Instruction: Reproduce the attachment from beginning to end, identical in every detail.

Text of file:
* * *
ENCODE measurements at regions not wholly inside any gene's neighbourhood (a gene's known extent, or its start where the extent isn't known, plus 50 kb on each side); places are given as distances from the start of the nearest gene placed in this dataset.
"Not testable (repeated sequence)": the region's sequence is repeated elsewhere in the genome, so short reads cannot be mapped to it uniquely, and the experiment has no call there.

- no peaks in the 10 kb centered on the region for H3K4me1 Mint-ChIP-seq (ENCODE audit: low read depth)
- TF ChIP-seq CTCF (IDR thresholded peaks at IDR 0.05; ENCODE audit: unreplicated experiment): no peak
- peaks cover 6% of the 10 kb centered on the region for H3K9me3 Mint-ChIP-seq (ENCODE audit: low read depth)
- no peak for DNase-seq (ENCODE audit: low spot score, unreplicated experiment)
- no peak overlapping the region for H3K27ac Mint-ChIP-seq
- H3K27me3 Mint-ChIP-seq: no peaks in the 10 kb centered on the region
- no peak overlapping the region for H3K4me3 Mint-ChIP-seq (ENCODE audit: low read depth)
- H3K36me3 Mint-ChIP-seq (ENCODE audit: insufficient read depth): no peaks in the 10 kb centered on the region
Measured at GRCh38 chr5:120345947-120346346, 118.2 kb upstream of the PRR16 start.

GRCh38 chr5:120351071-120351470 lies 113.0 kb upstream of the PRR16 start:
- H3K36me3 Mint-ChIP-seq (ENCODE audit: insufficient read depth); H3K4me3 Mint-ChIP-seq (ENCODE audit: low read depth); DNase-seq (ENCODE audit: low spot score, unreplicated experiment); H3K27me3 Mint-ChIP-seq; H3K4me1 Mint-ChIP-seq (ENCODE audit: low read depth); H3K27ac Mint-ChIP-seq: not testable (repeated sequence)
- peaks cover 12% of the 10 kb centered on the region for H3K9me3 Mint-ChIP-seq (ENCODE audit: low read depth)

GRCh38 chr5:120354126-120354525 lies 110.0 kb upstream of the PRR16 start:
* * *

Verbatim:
ENCODE measurements at regions not wholly inside any gene's neighbourhood (a gene's known extent, or its start where the extent isn't known, plus 50 kb on each side); places are given as distances from the start of the nearest gene placed in this dataset.
"Not testable (repeated sequence)": the region's sequence is repeated elsewhere in the genome, so short reads cannot be mapped to it uniquely, and the experiment has no call there.

- no peaks in the 10 kb centered on the region for H3K4me1 Mint-ChIP-seq (ENCODE audit: low read depth)
- TF ChIP-seq CTCF (IDR thresholded peaks at IDR 0.05; ENCODE audit: unreplicated experiment): no peak
- peaks cover 6% of the 10 kb centered on the region for H3K9me3 Mint-ChIP-seq (ENCODE audit: low read depth)
- no peak for DNase-seq (ENCODE audit: low spot score, unreplicated experiment)
- no peak overlapping the region for H3K27ac Mint-ChIP-seq
- H3K27me3 Mint-ChIP-seq: no peaks in the 10 kb centered on the region
- no peak overlapping the region for H3K4me3 Mint-ChIP-seq (ENCODE audit: low read depth)
- H3K36me3 Mint-ChIP-seq (ENCODE audit: insufficient read depth): no peaks in the 10 kb centered on the region
Measured at GRCh38 chr5:120345947-120346346, 118.2 kb upstream of the PRR16 start.

GRCh38 chr5:120351071-120351470 lies 113.0 kb upstream of the PRR16 start:
- H3K36me3 Mint-ChIP-seq (ENCODE audit: insufficient read depth); H3K4me3 Mint-ChIP-seq (ENCODE audit: low read depth); DNase-seq (ENCODE audit: low spot score, unreplicated experiment); H3K27me3 Mint-ChIP-seq; H3K4me1 Mint-ChIP-seq (ENCODE audit: low read depth); H3K27ac Mint-ChIP-seq: not testable (repeated sequence)
- peaks cover 12% of the 10 kb centered on the region for H3K9me3 Mint-ChIP-seq (ENCODE audit: low read depth)

GRCh38 chr5:120354126-120354525 lies 110.0 kb upstream of the PRR16 start: